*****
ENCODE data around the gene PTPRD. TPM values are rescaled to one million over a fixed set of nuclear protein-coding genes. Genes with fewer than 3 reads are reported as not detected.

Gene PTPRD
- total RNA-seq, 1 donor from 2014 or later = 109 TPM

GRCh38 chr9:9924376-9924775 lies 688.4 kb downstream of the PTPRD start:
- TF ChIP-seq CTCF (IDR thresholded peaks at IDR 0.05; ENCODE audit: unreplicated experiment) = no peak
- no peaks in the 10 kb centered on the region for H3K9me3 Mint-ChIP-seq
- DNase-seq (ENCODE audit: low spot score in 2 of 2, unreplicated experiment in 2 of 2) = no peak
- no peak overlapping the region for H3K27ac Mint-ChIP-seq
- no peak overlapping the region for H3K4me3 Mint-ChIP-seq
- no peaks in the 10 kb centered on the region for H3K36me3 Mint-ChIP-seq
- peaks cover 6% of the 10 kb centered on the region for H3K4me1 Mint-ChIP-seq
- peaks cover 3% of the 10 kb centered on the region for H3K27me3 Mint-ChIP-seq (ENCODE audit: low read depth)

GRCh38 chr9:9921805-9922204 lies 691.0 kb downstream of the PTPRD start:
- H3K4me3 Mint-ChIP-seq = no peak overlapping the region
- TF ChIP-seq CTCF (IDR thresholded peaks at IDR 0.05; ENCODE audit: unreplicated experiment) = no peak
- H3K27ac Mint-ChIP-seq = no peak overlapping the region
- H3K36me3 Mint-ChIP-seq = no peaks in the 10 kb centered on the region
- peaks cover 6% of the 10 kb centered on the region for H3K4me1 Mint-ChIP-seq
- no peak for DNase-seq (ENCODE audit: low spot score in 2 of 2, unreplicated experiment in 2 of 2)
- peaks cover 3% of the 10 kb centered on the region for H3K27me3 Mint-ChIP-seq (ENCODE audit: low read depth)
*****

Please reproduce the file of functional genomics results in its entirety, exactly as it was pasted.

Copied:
ENCODE data around the gene PTPRD. TPM values are rescaled to one million over a fixed set of nuclear protein-coding genes. Genes with fewer than 3 reads are reported as not detected.

Gene PTPRD
- total RNA-seq, 1 donor from 2014 or later = 109 TPM

GRCh38 chr9:9924376-9924775 lies 688.4 kb downstream of the PTPRD start:
- TF ChIP-seq CTCF (IDR thresholded peaks at IDR 0.05; ENCODE audit: unreplicated experiment) = no peak
- no peaks in the 10 kb centered on the region for H3K9me3 Mint-ChIP-seq
- DNase-seq (ENCODE audit: low spot score in 2 of 2, unreplicated experiment in 2 of 2) = no peak
- no peak overlapping the region for H3K27ac Mint-ChIP-seq
- no peak overlapping the region for H3K4me3 Mint-ChIP-seq
- no peaks in the 10 kb centered on the region for H3K36me3 Mint-ChIP-seq
- peaks cover 6% of the 10 kb centered on the region for H3K4me1 Mint-ChIP-seq
- peaks cover 3% of the 10 kb centered on the region for H3K27me3 Mint-ChIP-seq (ENCODE audit: low read depth)

GRCh38 chr9:9921805-9922204 lies 691.0 kb downstream of the PTPRD start:
- H3K4me3 Mint-ChIP-seq = no peak overlapping the region
- TF ChIP-seq CTCF (IDR thresholded peaks at IDR 0.05; ENCODE audit: unreplicated experiment) = no peak
- H3K27ac Mint-ChIP-seq = no peak overlapping the region
- H3K36me3 Mint-ChIP-seq = no peaks in the 10 kb centered on the region
- peaks cover 6% of the 10 kb centered on the region for H3K4me1 Mint-ChIP-seq
- no peak for DNase-seq (ENCODE audit: low spot score in 2 of 2, unreplicated experiment in 2 of 2)
- peaks cover 3% of the 10 kb centered on the region for H3K27me3 Mint-ChIP-seq (ENCODE audit: low read depth)